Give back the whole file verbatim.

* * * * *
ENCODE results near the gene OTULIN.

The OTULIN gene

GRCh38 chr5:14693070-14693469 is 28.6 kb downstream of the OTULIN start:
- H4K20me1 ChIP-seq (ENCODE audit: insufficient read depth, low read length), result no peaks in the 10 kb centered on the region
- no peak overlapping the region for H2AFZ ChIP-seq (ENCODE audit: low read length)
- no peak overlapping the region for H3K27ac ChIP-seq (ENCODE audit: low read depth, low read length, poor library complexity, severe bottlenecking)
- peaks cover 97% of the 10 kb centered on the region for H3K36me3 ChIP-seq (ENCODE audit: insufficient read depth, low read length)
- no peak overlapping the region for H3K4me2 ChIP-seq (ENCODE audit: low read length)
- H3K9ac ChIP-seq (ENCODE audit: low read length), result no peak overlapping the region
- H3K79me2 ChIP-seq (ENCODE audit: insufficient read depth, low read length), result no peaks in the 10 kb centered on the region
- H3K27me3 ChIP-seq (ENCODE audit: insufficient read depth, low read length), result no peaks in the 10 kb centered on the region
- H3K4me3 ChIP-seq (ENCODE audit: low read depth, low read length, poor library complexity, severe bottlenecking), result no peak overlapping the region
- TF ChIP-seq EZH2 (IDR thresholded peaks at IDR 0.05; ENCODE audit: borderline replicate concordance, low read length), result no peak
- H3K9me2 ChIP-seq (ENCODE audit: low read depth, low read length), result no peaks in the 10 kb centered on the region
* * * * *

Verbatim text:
ENCODE results near the gene OTULIN.

The OTULIN gene

GRCh38 chr5:14693070-14693469 is 28.6 kb downstream of the OTULIN start:
- H4K20me1 ChIP-seq (ENCODE audit: insufficient read depth, low read length), result no peaks in the 10 kb centered on the region
- no peak overlapping the region for H2AFZ ChIP-seq (ENCODE audit: low read length)
- no peak overlapping the region for H3K27ac ChIP-seq (ENCODE audit: low read depth, low read length, poor library complexity, severe bottlenecking)
- peaks cover 97% of the 10 kb centered on the region for H3K36me3 ChIP-seq (ENCODE audit: insufficient read depth, low read length)
- no peak overlapping the region for H3K4me2 ChIP-seq (ENCODE audit: low read length)
- H3K9ac ChIP-seq (ENCODE audit: low read length), result no peak overlapping the region
- H3K79me2 ChIP-seq (ENCODE audit: insufficient read depth, low read length), result no peaks in the 10 kb centered on the region
- H3K27me3 ChIP-seq (ENCODE audit: insufficient read depth, low read length), result no peaks in the 10 kb centered on the region
- H3K4me3 ChIP-seq (ENCODE audit: low read depth, low read length, poor library complexity, severe bottlenecking), result no peak overlapping the region
- TF ChIP-seq EZH2 (IDR thresholded peaks at IDR 0.05; ENCODE audit: borderline replicate concordance, low read length), result no peak
- H3K9me2 ChIP-seq (ENCODE audit: low read depth, low read length), result no peaks in the 10 kb centered on the region